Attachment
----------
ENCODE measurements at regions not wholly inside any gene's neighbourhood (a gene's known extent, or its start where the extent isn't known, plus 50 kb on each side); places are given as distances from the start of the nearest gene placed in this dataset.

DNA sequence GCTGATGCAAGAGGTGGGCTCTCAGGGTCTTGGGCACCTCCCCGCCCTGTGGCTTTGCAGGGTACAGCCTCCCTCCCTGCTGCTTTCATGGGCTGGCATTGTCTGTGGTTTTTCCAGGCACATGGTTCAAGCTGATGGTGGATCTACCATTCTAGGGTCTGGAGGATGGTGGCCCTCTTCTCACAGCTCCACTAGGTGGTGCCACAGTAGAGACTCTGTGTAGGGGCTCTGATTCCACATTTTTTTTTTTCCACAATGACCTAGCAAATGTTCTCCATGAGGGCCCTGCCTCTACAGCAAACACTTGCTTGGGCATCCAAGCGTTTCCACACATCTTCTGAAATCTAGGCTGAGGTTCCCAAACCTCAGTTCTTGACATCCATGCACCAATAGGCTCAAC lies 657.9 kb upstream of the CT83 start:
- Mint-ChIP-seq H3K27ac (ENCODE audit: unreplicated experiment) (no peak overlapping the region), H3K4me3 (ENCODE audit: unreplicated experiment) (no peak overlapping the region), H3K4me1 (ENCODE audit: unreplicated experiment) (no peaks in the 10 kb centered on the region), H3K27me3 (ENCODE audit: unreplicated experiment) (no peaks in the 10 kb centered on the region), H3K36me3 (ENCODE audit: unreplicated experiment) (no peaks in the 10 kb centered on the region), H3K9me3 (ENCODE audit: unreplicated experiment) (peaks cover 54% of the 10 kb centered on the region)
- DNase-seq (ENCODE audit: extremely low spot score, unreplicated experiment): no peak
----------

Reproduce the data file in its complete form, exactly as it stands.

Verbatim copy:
ENCODE measurements at regions not wholly inside any gene's neighbourhood (a gene's known extent, or its start where the extent isn't known, plus 50 kb on each side); places are given as distances from the start of the nearest gene placed in this dataset.

DNA sequence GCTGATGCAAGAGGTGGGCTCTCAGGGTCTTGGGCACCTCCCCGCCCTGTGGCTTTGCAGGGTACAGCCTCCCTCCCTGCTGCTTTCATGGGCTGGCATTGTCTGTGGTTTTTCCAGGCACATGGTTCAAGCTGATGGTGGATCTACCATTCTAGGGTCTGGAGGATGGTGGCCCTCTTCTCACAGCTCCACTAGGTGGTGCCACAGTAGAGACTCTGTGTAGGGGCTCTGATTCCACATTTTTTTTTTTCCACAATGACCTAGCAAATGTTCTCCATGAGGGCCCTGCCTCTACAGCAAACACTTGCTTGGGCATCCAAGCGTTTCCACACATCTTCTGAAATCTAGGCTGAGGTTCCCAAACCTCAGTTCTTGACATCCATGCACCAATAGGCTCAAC lies 657.9 kb upstream of the CT83 start:
- Mint-ChIP-seq H3K27ac (ENCODE audit: unreplicated experiment) (no peak overlapping the region), H3K4me3 (ENCODE audit: unreplicated experiment) (no peak overlapping the region), H3K4me1 (ENCODE audit: unreplicated experiment) (no peaks in the 10 kb centered on the region), H3K27me3 (ENCODE audit: unreplicated experiment) (no peaks in the 10 kb centered on the region), H3K36me3 (ENCODE audit: unreplicated experiment) (no peaks in the 10 kb centered on the region), H3K9me3 (ENCODE audit: unreplicated experiment) (peaks cover 54% of the 10 kb centered on the region)
- DNase-seq (ENCODE audit: extremely low spot score, unreplicated experiment): no peak